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Keywords:

  • peripheral T-cell lymphoma;
  • autologous stem-cell transplantation;
  • frontline;
  • prospective

Abstract

Objective:  Retrospective data shows that peripheral T-cell lymphoma (PTCL) patients sensitive to conventional chemotherapy for aggressive lymphomas may respond better if this treatment is consolidated with frontline autologous stem cell transplantation (ASCT). Here, we present data from a prospective phase II trial of high-dose chemotherapy and ASCT as a frontline consolidation therapy for aggressive nodal PTCL.

Methods:  This study involved 26 gallium-scan-positive patients with high-risk nodal PTCL [excluding anaplastic lymphoma kinase (ALK) positive]. Patients received three courses of MegaCHOP before they were evaluated, and those that were gallium-scan-negative at this stage then received another course of MegaCHOP and ASCT. Patients who remained gallium-scan-positive received two courses of an IFE regimen (ifosfamide 10 g/m2, etoposide 150 mg/m2/12 h on days 1-3) and if they at least achieved PR, they then received the transplant.

Results:  Complete response (CR) was achieved by 12 patients (46%) after three courses of MegaCHOP and 12 patients received IFE as a salvage therapy. After the ASCT (n = 19), 89% of patients achieved CR. In contrast, six patients (23%) did not receive the transplant because of the progression of the disease (n = 5) or lethal toxicity (n = 1). One patient in first-line CR refused ASCT. After a median follow-up of 35 months, the overall survival (OS) and progression-free survival (PFS) at 3 yr was 73% and 53%, respectively. Moreover, the OS, PFS and disease-free survival (DFS) were 84%, 56% and 63%, respectively 2 yr after transplant in patients who received ASCT consolidation (n = 19).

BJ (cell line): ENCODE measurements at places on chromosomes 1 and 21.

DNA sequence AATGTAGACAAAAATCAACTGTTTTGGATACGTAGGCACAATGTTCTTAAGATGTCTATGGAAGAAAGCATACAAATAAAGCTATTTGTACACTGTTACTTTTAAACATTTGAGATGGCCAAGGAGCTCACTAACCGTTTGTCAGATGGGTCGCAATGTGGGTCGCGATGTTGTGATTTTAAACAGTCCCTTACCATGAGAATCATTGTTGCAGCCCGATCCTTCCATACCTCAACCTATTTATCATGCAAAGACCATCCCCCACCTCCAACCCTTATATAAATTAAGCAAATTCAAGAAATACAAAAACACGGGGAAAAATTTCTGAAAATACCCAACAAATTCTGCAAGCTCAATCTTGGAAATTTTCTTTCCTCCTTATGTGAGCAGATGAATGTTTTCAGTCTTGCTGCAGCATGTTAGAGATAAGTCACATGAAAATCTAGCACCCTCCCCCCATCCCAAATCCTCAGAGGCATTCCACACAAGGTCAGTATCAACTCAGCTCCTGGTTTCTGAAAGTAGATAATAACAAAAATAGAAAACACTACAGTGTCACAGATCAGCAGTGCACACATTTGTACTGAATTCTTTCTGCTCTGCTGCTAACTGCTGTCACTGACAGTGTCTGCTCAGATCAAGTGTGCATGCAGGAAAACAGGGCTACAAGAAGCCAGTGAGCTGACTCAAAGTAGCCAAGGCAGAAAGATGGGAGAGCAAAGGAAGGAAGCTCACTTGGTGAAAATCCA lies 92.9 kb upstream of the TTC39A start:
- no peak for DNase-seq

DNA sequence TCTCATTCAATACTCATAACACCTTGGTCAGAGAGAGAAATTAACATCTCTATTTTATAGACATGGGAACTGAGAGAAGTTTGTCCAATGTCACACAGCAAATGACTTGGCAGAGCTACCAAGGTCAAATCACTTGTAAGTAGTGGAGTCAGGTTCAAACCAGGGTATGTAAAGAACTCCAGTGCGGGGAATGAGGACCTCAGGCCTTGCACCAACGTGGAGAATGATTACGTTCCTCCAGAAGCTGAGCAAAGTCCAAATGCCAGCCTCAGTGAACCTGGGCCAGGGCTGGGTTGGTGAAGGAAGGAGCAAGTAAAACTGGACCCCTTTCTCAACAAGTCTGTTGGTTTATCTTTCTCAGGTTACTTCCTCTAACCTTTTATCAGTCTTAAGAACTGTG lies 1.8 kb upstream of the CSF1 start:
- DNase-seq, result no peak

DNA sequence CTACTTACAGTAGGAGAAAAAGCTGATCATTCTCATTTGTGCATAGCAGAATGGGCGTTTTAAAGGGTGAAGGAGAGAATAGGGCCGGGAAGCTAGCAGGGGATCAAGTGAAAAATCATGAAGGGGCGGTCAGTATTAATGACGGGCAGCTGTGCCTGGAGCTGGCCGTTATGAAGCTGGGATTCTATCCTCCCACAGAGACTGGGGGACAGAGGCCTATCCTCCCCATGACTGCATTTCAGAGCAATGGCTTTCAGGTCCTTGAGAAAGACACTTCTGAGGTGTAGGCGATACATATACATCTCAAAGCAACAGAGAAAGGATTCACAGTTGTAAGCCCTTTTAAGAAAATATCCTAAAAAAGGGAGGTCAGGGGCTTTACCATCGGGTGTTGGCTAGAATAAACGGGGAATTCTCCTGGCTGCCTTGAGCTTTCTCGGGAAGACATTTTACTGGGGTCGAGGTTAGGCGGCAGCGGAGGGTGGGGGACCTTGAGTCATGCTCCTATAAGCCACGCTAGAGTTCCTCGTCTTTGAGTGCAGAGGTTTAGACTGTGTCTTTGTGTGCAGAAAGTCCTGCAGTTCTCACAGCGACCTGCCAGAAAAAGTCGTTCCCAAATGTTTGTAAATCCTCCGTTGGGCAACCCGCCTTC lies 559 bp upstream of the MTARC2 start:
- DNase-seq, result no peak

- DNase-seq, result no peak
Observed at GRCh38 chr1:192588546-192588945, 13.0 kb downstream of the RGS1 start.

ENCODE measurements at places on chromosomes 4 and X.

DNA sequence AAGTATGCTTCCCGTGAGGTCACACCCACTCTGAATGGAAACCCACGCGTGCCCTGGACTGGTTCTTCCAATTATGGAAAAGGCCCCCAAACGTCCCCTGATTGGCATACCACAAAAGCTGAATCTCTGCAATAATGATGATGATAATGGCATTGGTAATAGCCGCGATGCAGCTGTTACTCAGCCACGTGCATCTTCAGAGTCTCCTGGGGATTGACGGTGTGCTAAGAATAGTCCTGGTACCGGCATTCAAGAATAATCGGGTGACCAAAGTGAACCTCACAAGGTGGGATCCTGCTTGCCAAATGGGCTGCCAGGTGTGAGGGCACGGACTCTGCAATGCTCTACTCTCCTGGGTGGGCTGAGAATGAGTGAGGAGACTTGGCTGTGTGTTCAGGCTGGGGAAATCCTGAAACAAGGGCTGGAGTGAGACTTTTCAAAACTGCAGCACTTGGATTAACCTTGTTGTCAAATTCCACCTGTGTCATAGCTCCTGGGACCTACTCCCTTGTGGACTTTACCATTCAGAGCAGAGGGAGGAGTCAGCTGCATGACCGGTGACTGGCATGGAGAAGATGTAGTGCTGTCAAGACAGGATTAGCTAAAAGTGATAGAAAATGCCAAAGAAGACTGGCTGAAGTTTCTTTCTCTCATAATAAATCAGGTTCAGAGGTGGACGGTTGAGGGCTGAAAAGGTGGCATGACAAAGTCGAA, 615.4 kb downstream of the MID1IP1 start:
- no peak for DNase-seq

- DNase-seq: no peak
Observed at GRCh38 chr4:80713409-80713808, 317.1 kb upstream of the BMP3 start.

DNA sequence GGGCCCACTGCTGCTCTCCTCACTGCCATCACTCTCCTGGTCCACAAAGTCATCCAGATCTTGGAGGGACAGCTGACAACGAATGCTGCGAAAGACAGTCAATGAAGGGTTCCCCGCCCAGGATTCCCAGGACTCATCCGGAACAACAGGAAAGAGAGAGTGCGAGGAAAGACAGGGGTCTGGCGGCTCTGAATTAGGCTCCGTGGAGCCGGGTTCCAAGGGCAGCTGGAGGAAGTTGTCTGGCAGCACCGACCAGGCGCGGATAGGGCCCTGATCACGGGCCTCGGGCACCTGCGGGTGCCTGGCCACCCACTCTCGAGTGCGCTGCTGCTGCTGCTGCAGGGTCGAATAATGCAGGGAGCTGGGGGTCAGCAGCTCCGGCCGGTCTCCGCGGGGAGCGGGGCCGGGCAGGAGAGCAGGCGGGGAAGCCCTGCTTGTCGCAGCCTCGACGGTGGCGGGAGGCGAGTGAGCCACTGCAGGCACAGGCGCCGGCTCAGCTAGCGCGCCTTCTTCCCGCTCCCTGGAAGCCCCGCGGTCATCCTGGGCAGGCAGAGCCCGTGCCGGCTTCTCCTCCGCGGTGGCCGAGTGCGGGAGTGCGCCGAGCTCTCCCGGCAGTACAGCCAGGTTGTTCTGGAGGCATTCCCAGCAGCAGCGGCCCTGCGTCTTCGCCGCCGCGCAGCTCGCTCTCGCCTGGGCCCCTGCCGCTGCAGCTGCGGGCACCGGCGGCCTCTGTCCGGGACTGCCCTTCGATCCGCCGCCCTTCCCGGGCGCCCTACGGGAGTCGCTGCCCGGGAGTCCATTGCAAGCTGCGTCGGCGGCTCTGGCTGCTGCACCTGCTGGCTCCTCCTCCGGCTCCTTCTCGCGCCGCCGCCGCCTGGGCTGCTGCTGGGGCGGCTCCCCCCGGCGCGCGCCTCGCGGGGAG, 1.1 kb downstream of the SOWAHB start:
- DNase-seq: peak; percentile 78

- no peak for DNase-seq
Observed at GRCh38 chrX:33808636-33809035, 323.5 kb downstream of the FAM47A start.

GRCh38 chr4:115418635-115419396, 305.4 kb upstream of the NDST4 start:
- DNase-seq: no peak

Conclusions:  Early salvage therapy for patients with high-risk aggressive nodal PTCL that do not achieve CR after three courses of chemotherapy and ASCT frontline consolidation for chemosensitive patients may improve treatment outcome.